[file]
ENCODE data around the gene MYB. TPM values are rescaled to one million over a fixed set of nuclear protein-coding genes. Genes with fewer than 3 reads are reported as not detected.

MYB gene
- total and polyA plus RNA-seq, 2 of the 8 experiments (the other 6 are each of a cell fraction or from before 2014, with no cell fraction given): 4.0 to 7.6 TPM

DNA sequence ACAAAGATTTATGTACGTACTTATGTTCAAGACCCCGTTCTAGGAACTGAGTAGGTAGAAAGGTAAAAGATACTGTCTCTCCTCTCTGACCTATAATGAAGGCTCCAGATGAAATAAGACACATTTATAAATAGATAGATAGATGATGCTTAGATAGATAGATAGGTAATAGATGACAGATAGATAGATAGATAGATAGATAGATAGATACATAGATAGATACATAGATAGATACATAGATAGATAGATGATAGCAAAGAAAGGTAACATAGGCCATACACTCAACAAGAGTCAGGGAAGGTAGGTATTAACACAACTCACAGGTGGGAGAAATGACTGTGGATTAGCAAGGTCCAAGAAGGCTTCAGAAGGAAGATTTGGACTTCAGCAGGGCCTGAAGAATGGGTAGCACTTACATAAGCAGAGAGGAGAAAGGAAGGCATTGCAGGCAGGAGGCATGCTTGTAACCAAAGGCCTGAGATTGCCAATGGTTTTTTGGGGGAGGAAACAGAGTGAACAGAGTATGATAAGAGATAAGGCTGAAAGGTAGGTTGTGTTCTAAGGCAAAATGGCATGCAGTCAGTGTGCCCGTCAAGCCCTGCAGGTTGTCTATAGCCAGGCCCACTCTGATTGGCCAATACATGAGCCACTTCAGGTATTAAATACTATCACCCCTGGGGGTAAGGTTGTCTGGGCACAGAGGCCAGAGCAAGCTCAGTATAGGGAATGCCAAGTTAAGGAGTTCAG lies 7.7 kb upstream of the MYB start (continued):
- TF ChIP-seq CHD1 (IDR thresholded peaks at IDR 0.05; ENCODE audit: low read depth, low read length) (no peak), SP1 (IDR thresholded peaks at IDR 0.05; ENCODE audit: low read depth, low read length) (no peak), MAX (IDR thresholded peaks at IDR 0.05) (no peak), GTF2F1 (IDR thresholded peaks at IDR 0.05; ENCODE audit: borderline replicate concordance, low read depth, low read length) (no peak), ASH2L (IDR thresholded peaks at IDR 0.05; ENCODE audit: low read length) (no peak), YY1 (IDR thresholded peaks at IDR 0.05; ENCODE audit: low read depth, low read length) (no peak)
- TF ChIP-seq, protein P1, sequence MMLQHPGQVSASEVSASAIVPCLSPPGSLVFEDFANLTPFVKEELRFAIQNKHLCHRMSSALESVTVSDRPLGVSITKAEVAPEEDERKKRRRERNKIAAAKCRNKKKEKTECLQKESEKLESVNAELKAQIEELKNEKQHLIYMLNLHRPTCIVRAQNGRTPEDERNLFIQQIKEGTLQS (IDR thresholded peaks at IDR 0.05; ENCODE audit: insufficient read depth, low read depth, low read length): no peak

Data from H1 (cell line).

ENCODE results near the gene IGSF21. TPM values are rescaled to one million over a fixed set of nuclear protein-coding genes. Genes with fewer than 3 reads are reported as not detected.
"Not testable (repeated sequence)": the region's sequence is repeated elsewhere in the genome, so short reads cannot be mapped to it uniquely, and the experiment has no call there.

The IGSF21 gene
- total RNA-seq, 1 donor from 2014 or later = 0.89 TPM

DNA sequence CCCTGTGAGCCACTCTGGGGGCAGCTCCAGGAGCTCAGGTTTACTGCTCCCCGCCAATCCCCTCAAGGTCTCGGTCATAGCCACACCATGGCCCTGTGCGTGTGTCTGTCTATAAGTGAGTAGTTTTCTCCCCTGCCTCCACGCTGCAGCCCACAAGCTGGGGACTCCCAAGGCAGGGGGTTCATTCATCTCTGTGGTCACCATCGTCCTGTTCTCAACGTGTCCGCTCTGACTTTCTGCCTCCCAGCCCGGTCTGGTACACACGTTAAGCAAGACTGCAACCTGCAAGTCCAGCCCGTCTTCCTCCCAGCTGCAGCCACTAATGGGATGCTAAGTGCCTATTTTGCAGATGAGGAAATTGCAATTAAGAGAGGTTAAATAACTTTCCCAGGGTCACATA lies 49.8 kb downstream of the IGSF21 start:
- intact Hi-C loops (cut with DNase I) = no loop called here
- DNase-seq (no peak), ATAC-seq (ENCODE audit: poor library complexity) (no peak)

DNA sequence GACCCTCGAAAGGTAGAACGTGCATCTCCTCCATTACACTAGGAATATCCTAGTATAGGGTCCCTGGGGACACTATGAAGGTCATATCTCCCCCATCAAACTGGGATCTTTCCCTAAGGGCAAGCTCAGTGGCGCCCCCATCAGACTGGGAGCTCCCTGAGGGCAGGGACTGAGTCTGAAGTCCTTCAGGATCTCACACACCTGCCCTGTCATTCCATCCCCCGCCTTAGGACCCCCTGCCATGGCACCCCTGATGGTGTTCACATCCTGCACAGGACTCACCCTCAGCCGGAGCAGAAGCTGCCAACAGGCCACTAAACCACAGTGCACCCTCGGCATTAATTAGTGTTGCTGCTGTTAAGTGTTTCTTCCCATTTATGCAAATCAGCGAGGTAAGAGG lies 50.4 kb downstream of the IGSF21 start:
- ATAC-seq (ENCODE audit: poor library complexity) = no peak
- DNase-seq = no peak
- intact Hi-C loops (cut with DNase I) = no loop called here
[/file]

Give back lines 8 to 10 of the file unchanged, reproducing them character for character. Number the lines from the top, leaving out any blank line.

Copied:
ENCODE results near the gene IGSF21. TPM values are rescaled to one million over a fixed set of nuclear protein-coding genes. Genes with fewer than 3 reads are reported as not detected.
"Not testable (repeated sequence)": the region's sequence is repeated elsewhere in the genome, so short reads cannot be mapped to it uniquely, and the experiment has no call there.

The IGSF21 gene